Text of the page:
Photo Credit: Salum Ndezi

Life Can Suddenly Change

When the New Year begins with 365 days ahead, I see 365 opportunities in my hands.
DR of the Congo, Middle Africa

Story by Salum Ndezi. Edited by Melaina Dyck
Published on March 14, 2021. Reading time: 4 minutes

This story is also available in de es fr it kr



I was born in Bukavu city, the eastern part of the Democratic Republic of Congo. When I was five, my mother got sick with a disease called leprosy. My father took her to many hospitals around the city, but she was not recovering. My father used up all of his business capital paying for many hospital bills. Later, my mother’s legs became paralyzed and she couldn’t walk. So, my father took her to a better hospital in town, where she was treated and recovered and started walking like before. That hospital’s bill was very high. My father had to sell our house to pay it. Due to these circumstances of life, my parents moved from Bukavu to a village called Nyangezi.

I grew up in Nyangezi until I finished secondary school. Then, I left my parents and moved back to the city to pursue my university studies. I wanted to become an IT expert, but I couldn’t get into a university with a department of software engineering. So, I decided to look elsewhere and went to a university in Kigali, the capital city of Rwanda, our neighboring country. I crossed the borders and joined the university. I was so happy to experience a new country, new food, a new atmosphere, new culture and new friends. 


I was so happy to experience a new country

After a year and a half, my brother, who was paying for my school fee, rent and other expenses, lost his job when his furniture shop burned down in an electrical fire. Due to that unexpected situation, our lives became bitter. I was depending on my brother for everything. I did not have any family or friends in Kigali who could help, and no one else in my family could sponsor me because I come from a lower-income family. Because of anxiety, I lost 4 kilos within a week. Due to my financial situation, I needed to go back home. I planned to leave in two weeks because I was left with ten days of rent and a little food that could support me for fifteen days.


I needed to go back home. I planned to leave in two weeks

Four days before I was set to leave, I went to the library. There, I met a new friend, another immigrant who introduced himself when he heard me speaking Swahili. He changed my life when he told me that there were openings for French teachers in local primary schools.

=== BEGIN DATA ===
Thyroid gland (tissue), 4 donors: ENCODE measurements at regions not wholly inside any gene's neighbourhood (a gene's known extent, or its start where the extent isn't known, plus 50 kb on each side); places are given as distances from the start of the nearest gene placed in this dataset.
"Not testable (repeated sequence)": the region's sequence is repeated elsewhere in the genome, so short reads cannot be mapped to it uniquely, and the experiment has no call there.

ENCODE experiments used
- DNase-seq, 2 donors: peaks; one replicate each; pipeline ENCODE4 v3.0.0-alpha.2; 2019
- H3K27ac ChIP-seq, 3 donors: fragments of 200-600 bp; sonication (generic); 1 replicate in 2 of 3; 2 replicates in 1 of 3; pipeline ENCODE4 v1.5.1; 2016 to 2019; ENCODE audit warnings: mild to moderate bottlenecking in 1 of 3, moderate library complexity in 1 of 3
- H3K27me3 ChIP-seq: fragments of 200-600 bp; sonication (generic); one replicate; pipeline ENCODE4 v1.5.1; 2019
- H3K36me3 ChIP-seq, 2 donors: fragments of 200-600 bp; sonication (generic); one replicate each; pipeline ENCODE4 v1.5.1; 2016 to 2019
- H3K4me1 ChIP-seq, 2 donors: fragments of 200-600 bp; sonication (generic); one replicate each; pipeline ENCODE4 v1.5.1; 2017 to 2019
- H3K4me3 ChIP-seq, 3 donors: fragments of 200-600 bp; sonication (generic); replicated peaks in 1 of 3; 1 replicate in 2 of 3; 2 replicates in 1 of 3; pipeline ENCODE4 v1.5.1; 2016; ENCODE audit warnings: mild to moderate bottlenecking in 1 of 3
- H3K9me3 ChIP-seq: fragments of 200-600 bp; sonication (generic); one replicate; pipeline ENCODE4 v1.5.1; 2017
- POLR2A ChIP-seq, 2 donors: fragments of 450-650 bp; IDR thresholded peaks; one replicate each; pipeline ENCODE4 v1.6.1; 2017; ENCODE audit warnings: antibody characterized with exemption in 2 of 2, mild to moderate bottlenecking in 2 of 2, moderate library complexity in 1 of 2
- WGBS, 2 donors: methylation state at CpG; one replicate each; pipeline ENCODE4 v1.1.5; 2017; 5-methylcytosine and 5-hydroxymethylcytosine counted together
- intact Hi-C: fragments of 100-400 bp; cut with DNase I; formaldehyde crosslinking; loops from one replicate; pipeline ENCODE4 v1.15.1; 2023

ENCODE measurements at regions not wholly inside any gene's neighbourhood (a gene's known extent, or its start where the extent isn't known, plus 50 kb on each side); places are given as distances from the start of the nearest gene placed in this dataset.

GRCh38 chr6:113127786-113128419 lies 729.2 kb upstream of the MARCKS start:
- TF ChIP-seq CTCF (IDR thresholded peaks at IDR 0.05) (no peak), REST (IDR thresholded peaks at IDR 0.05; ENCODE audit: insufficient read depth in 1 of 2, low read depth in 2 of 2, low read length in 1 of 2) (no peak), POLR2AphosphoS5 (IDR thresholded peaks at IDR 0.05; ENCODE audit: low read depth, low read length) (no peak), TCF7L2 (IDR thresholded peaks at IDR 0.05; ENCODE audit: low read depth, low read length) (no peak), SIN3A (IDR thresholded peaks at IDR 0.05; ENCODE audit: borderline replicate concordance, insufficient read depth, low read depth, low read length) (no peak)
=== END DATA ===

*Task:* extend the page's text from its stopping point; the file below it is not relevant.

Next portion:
I applied and I prayed to the Almighty God. He’s above everyone and everything and He’s the one who gives and takes. After five days, one school called me for an interview. Three days later, the headmaster called to tell me that I got the job. It was a miracle for me! I canceled all my plans to go back home.

When I got the job, I stopped studying for one semester to save money. After five months, I went back to the university to continue my studies, but my salary could not pay for the fee for software engineering. So, I changed to the department of English language and literature. Now I’m in my final year to graduate and I’m still teaching French.


I started believing that everything is possible in life

From the time I got the teaching job, I started believing that everything is possible in life.  When the New Year begins with 365 days ahead, I see 365 opportunities in my hands. I believe I need to be more creative, courageous, and live in good relationship with everyone I encounter. I say: even if you try and fail, don’t be disappointed. Always have an optimistic attitude of success because every situation in life is temporary. Life: it is all about timing.


Click to read more about how teaching French changed Salum's life


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Salum Ndezi

Salum Ndezi

I’m Salumu, from the Democratic Republic of Congo, which is the second widest country of Africa with more than four hundred tribes and more than four hundred fifty dialects. Kiswahili, Lingala, Tshiluba and Kikongo are the four national languages and French is an official one. It is a very rich country with its natural resources. But the biggest problems are the political instability, insecurity, war most in the eastern part of the country, and tribalism. And these bring us other big problems of poverty and hunger. Citizens cannot benefit from the resources of their own country. I observed and found out that people’s mentality must be changed, from all classes of people. And my only way to contribute to changing people’s mentality is through writing and sharing my ideas with everyone. Together we can make Congo, Africa and the whole world a better place.

Topic: Migration


Fortunat Miarintsoa Andrianimanana


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